Rajasthan to set up lab for testing birds

Bird fatality due to avian influenza in the State has crossed 650

January 06, 2021 10:33 pm | Updated 10:33 pm IST - JAIPUR

After the spread of avian influenza among birds in Rajasthan, the government decided on Wednesday to set up an accredited laboratory for testing samples of avian species for various diseases.

The testing facility will help avoid delay in identifying the cause of abnormal behaviour among birds and taking preventive measures.

Animal Husbandry Minister Lalchand Kataria said here that a proposal for the establishment of a regional laboratory in Jaipur would be sent to the Centre shortly. The State was at present depending on the National Institute of High Security Animal Diseases, situated in Bhopal, to which it had sent about 100 samples with the request for suggesting a treatment regimen.

Mr. Kataria said the Bhopal lab had identified the H5N8 strain of avian influenza in samples collected from Jhalawar, Kota and Baran districts. “The samples from Jodhpur have tested negative for the strain. This indicates that the situation is not out of control... Our poultry farm owners need not worry,” he said.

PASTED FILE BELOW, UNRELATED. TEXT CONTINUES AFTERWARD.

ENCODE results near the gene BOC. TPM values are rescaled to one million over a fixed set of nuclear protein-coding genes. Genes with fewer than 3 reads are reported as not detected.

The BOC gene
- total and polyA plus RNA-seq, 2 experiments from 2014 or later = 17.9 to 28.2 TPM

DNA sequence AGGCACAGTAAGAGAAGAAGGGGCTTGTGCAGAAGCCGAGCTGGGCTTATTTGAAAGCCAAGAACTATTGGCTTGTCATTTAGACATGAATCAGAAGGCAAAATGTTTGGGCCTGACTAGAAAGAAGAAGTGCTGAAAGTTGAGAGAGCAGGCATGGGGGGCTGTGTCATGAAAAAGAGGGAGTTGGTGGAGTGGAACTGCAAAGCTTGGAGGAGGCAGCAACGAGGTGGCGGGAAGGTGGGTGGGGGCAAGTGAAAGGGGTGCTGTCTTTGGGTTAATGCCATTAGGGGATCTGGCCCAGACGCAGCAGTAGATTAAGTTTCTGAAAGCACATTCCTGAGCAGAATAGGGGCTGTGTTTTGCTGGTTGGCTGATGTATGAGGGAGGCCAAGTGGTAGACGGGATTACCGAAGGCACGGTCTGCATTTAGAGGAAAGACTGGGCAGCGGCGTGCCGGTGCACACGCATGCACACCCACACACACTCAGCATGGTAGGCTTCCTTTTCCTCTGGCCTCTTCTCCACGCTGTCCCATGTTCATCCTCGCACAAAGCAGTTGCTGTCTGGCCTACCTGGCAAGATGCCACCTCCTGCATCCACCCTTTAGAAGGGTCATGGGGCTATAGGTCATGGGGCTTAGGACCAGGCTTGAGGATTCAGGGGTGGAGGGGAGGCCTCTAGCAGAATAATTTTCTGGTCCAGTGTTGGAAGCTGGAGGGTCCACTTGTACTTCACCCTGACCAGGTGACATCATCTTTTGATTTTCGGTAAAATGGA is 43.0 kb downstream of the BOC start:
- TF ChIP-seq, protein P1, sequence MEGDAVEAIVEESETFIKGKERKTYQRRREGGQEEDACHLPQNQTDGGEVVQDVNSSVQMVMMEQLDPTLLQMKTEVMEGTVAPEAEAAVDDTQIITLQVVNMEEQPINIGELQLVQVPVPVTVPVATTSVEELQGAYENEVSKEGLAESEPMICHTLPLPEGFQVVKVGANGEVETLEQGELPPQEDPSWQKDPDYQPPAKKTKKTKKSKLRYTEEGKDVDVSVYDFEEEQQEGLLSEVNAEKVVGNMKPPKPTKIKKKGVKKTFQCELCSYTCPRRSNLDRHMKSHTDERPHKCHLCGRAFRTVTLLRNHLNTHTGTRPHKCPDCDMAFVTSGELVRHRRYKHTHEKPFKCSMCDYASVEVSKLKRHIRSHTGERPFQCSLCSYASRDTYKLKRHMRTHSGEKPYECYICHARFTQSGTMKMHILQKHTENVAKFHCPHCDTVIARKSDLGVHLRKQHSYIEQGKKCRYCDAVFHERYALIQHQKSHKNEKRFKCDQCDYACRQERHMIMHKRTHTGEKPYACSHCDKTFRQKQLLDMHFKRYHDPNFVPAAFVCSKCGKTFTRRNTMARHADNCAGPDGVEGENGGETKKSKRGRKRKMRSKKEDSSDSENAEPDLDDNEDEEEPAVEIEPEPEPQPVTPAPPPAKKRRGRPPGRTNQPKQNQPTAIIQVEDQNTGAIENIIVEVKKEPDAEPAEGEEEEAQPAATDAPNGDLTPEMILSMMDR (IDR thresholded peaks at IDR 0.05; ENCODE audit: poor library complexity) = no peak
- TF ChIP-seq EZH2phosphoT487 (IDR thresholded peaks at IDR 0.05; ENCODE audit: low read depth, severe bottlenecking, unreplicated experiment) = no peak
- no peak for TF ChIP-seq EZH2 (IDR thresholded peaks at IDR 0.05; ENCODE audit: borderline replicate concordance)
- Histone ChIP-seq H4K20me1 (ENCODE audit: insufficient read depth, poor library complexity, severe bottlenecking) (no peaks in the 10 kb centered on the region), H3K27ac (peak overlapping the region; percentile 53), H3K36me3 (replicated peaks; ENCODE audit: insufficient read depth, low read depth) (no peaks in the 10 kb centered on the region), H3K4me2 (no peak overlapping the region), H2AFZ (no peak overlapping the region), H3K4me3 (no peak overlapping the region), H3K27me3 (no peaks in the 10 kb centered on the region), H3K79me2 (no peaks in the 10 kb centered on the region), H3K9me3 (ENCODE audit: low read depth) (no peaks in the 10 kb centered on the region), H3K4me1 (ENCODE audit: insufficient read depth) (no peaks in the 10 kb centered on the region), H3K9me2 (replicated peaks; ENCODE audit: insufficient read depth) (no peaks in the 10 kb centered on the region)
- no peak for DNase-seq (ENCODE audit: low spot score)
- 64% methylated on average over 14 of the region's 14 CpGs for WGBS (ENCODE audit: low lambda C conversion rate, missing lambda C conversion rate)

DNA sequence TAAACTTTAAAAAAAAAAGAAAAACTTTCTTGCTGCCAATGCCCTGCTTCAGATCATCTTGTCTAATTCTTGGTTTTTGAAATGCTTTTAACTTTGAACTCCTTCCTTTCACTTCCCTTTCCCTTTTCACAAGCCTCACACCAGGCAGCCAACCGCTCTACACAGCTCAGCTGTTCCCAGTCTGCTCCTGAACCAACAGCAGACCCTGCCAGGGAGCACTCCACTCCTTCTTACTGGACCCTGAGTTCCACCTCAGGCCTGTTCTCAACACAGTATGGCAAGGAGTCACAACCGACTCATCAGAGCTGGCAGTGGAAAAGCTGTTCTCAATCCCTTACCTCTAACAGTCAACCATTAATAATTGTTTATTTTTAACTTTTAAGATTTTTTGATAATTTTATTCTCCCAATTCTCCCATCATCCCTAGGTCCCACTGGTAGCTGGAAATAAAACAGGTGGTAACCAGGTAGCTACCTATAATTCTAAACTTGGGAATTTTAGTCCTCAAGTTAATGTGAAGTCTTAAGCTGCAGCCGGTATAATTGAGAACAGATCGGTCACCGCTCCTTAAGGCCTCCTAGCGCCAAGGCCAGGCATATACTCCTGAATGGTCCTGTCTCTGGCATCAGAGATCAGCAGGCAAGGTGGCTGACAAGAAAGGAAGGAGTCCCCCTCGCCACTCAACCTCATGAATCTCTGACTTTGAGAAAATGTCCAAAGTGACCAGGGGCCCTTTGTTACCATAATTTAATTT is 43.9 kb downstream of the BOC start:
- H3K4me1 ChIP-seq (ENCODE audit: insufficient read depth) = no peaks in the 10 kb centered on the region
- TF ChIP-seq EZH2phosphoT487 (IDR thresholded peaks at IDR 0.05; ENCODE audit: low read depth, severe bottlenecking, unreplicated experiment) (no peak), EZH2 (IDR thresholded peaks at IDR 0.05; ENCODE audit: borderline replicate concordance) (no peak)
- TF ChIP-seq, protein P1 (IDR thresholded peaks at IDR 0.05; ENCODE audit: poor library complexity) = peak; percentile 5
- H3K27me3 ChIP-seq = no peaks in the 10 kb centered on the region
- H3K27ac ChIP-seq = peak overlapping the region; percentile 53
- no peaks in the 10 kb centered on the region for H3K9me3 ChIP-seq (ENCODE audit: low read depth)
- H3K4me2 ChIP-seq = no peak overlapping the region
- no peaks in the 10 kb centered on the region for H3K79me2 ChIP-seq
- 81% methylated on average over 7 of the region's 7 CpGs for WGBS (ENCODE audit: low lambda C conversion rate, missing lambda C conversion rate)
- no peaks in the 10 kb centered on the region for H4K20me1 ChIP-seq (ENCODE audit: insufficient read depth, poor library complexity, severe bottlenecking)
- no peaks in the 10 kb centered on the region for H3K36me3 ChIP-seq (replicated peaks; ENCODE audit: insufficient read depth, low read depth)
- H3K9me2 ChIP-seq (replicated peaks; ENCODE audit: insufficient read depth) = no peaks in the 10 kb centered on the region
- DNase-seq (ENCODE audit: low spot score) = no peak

With the bird fatality count in the State crossing 650, the Animal Husbandry Department organised an interaction with representatives of poultry farm associations from all districts through video-conferencing on Wednesday. The farm owners were apprised of the biosecurity measures as well as the steps for disinfection among fowls and other birds.

A decision was also taken for preparing a database of about 2,500 poultry farms functioning in the State and submission of their inspection report to the department every day. Mr. Kataria said there was no need to panic, as rapid response teams were being appointed in each block and steps taken to contain the spread of the infection.

The Minister said there would be no ban on the sale of eggs, as no impact of bird flu had been found in the poultry sector so far. The avian influenza had mainly affected crows in the State, while other dead birds included heron and baya weaver.

Chief Minister Ashok Gehlot has also given instructions to ensure that the influenza virus was not transmitted to humans, through a strict adherence to the health protocol and safety measures. He said at a review meeting here that the carcasses of birds should be disposed of in a scientific manner.

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